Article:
Given that the word sacred gets applied to both overtly spiritual concerns and to more secular ones, we can assume that this numinosity is not exclusively associated with religious contexts. Standing before a magnificent forest, a national flag, or contemplating the founding document of a constitution, one might feel the 'presence' of some 'creative force, a kind of 'will,' something 'alive' -- something sacred. But perhaps even an image, idea, or a concept could trigger such experience.
Sacred Experience versus Sacred Belief: Perhaps, then, this notion of numinous experience is the basis of sacredness. The sensing of some non-human 'will,' some 'creative force' could lead to the designation of places, objects, and concepts as sacred. Subsequently, these things or ideas, such as a statue of a god or a concept of a kind of government, could come to 'stand for' or symbolize the experience of numinosity. In this way, symbols might have the effect of inducing a numinous experience by reminding one of previous such experiences.
However, that raises the likelyhood that the symbols, the representations of a 'sensed divine will' or 'spirit' comes to be regarded as sacred or holy in and of itself. That attitude can be characterized as a belief, meaning an intellectual conception, rather than an immediate felt experience. Here a distinction can be made between sensation induced intuition of 'numinous presence' and a pre-determined belief that a place, object, or idea is sacred. That is, one can feel something which prompts an intuitive sense of sacredness, or one can believe something is sacred, or 'god-like' and of supreme importance, without immediately experiencing numinosity. In the latter case, it would seem that sacredness as numinous experience is reduced to an assumption, a literal truth.
Systems Science and Numinosity: If notions of sacredness do derive from numinous experience, then what could prompt such experience? Is it mere fantasy, a mental projection of human 'will' onto the world, or could it be an intuitive sensing of an actual phenomenon, something demonstrably real? If we seek a description of such a phenomenon through our science, a possible candidate is revealed. The self-organizing, self-directing, thus self-animating activities of complex adaptive systems has been confirmed as factual by systems science. This purposeful, self-regulating, adaptive character of such systems can be understood as 'willful agency.' It is evident not only in animals but in the larger systems of ecologies and human social systems. It is the fundamental 'force' that creates and maintains the biosphere. Similarly, this self-animating agency shapes and directs human social systems as well. Thus a form of government that orders and directs a society could be experienced as numinous.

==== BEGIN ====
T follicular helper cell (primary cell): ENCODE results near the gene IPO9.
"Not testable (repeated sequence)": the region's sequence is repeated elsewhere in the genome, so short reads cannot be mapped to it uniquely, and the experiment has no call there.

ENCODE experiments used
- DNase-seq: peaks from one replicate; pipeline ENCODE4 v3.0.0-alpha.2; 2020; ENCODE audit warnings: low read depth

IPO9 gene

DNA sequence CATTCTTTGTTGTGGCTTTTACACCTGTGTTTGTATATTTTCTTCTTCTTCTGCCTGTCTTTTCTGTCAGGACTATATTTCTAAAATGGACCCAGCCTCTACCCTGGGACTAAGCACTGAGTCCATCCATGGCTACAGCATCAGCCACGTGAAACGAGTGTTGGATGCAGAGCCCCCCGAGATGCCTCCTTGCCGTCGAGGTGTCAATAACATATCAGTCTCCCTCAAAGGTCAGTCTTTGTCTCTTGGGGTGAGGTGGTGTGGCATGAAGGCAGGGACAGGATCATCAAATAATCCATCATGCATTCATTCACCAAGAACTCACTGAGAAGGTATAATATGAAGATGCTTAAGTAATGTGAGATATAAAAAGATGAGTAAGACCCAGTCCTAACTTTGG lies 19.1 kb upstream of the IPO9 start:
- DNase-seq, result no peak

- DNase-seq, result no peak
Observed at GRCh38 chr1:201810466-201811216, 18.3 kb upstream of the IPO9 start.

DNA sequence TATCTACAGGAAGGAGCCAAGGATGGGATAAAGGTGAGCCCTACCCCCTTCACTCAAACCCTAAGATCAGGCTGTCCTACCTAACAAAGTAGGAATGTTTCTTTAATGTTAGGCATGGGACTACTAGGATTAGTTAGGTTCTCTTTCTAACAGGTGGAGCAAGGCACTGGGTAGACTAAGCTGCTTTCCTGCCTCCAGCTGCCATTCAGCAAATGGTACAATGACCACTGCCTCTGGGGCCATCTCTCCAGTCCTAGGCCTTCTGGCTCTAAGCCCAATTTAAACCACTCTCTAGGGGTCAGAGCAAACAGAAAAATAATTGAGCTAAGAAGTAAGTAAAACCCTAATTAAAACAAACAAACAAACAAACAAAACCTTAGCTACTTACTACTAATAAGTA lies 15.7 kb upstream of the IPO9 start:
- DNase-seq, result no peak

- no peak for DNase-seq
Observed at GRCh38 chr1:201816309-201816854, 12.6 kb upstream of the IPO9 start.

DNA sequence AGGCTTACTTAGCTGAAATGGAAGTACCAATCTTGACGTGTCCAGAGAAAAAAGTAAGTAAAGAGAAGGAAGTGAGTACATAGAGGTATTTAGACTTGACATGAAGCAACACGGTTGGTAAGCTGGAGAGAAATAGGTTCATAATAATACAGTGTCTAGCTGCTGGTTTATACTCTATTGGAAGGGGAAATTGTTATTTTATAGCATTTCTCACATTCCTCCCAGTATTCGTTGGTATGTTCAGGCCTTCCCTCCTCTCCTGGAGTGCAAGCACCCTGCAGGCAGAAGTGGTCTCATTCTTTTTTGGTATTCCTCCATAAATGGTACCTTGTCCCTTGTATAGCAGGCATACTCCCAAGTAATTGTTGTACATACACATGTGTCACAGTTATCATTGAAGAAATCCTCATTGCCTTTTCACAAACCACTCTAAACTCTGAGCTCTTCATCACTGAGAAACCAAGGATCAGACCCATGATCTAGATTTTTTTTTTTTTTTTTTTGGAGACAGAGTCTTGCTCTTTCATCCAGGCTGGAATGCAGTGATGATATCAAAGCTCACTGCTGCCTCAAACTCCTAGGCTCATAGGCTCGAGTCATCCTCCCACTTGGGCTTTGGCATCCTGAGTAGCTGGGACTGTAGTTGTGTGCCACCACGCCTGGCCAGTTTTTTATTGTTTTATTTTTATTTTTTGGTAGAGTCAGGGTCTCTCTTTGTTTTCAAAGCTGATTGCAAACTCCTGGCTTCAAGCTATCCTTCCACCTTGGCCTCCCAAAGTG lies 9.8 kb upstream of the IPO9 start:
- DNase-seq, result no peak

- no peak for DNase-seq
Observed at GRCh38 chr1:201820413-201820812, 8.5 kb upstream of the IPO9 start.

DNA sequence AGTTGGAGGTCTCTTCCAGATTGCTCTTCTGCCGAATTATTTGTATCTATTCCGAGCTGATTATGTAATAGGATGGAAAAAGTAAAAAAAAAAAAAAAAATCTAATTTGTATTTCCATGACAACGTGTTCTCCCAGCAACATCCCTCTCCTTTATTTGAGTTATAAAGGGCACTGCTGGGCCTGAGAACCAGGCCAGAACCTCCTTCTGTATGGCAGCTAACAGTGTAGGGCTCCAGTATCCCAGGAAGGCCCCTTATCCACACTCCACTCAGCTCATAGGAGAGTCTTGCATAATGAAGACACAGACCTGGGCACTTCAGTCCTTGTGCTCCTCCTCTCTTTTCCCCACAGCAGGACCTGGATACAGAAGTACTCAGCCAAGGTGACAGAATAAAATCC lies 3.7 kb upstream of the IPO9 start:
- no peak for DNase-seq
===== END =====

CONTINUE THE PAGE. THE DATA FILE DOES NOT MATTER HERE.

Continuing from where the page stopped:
For people who live in intimate relationship to Nature, like our hunter-gatherer forebears, the interdependent interactions of natural systems pervades their experience. In the absence of a mechanistic worldview, the self-directing agency of these systems becomes 'self-evident.' In that context, it is logical to conclude that 'everything is alive' or 'has spirit.' Moderns term this worldview as "animism." It appears that for archaic humans, numinosity was a common experience, leading to the sense that Nature itself is sacred. As humans came to live in larger scale civilized societies, this sensing of more-than-human spiritual agency became represented in a more theistic manner -- in terms of abstract gods and goddesses that animated both natural and human systems. Thus one could have numinous experience of the presence, the 'nod,' of a god of war, like Ares, or of love, like Aphrodite.
In modern secular societies, few people have any such references for their experience. But it does seem likely people do have some 'sensing' of the agency in systems that science now describes. We still attribute emotion and intention to weather and social systems. We still feel there is something like 'divine will' shaping events. Yet, from the perspective of our mechanistic, materialistic worldview, this cannot be actual. We have no commonly shared category or reference for such 'more-than-animal' agency.
A Science of The Sacred: It now appears that complex systems science has provided a factual basis for numinous experience as 'of system agency.' That provides a new, naturalistic category for 'spiritual agency' as an actual phenomenon that could prompt numinous experience. This means we now have an empirical foundation for understanding sacredness as something real, as the agency or 'will' in systems that makes and shapes the world -- that 'makes things whole' or 'holy,' and thus must not be 'transgressed.' And there is indeed mystery in this naturalistic spiritual impetus. For though science provides factual evidence for it, exactly 'how it does what it does' remains beyond fully analysis and complete explanation.
See Stuart Kaufman's "The Reinvention of The Sacred: A New View of Science, Reason, and Religion" https://www.basicbooks.com/titles/stuart-a-kauffman/reinventing-the-sacred/9780465018888/